EDWARDS

GOV. JOHN Bel Edwards vetoed new congressional maps that did not provide for a second majority-minority district. (Piper Hutchinson/LSU Manship School News Service)

BATON ROUGE–Gov. John Bel Edwards on Wednesday vetoed maps that did little to change the boundaries of Louisiana’s congressional districts, citing the failure to add a second majority Black district. 

“I have vetoed the proposed congressional map drawn by Louisiana’s Legislature because it does not include a second majority African American district, despite Black voters making up almost a third of Louisianans per the latest U.S. Census data,” Edwards said. 

“This map is simply not fair to the people of Louisiana and does not meet the standards set forth in the federal Voting Rights Act,” he added.

Louisiana has six congressional districts, but they are drawn in such a way that a Black candidate could win in only one of them.

Edwards, a Democrat, asked the Republican-led Legislature to immediately begin work on a new map that includes a second majority Black district. 

The governor signed off on new maps for the Board of Elementary and Secondary Education and the Public Service Commission, saying he believes they provide fairer representation. 

Despite the lack of additional majority minority districts in maps for the state House and Senate, Edwards said that he will allow the maps to become law without his approval. He said he did not want those maps to become a distraction in the regular legislative session, which starts Monday.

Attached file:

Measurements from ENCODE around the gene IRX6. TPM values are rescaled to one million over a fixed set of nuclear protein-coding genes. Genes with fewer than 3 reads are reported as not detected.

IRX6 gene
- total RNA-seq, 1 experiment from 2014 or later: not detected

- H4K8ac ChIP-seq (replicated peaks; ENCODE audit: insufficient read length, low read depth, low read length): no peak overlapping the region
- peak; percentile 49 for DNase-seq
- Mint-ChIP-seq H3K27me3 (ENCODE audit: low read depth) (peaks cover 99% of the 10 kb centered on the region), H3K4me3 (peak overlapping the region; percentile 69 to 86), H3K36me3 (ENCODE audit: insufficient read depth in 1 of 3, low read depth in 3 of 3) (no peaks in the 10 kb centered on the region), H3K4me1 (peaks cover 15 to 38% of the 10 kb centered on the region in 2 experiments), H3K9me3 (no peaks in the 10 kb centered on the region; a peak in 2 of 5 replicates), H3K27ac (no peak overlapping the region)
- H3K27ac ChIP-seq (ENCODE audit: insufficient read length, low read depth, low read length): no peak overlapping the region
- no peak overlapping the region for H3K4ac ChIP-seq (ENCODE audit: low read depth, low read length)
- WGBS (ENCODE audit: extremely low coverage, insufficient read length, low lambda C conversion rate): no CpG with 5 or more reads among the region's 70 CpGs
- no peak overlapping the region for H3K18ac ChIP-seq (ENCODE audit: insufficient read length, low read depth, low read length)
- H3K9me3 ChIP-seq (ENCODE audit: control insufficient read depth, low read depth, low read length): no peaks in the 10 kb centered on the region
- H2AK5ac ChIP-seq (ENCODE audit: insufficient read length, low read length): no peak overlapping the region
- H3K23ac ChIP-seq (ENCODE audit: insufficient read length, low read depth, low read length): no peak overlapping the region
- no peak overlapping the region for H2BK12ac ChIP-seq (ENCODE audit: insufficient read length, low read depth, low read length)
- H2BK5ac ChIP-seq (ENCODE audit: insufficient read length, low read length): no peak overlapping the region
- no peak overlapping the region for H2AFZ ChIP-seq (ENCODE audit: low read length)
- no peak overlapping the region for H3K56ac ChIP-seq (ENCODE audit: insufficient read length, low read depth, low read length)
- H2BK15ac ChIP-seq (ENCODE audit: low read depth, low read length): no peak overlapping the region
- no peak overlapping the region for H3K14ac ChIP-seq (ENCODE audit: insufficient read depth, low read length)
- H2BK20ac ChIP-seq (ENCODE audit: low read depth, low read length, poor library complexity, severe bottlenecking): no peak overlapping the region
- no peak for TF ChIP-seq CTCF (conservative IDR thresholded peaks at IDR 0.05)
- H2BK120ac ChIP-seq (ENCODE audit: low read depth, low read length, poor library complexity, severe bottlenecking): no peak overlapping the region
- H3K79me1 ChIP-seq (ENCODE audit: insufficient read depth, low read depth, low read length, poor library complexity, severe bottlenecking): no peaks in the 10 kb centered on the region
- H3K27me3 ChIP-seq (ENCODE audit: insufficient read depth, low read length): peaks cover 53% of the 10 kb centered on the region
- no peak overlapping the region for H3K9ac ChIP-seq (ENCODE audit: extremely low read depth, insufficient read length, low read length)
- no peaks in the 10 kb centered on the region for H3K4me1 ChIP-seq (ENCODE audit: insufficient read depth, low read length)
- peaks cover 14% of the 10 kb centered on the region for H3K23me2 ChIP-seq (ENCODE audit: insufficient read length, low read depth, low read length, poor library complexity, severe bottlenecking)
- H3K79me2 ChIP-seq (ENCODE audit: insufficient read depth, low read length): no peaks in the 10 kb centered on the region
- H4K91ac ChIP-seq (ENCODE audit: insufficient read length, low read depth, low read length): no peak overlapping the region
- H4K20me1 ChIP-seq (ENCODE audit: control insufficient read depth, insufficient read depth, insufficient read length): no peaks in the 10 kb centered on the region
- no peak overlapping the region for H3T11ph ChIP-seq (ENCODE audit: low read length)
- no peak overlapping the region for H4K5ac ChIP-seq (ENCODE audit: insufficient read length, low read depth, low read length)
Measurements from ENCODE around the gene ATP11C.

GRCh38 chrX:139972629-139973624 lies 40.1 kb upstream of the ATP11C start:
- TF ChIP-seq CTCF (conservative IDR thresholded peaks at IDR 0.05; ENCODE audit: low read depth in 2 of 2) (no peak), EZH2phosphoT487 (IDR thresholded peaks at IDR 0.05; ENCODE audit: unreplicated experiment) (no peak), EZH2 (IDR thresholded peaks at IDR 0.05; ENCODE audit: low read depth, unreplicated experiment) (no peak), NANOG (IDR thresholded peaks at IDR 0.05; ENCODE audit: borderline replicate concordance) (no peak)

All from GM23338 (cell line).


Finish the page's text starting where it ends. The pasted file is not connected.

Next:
“I do not believe the Legislature has the ability to draw new state House and Senate maps during this upcoming legislative session without the process halting the important work of the state of Louisiana,” Edwards said. 

Rep. Royce Duplessis, a New Orleans Democrat, applauded the governor’s veto. 

”I commend the Governor’s decision to veto the congressional map,” Duplessis said. “It was the right thing to do. The people of Louisiana deserve fair representation.” 

Republicans were not as thrilled. 

Sen. Sharon Hewitt, R-Slidell and chair of the Senate committee that oversees redistricting, disagreed with the governor’s assessment.

She indicated that Republican lawmakers will see if they can muster the two-thirds votes in each chamber needed to override his veto. 

“I am disappointed in the Governor's decision to veto the congressional map & am confident that the map the legislature passed meets the requirements of the Voting Rights Act,” Hewitt tweeted. “I look forward to the debate on a veto override.” 

Rep. Tanner Magee, R-Houma, the second-ranking legislator in the House, said that House leadership had not yet made a plan for addressing the veto. Magee said leadership would likely discuss the matter Thursday. 

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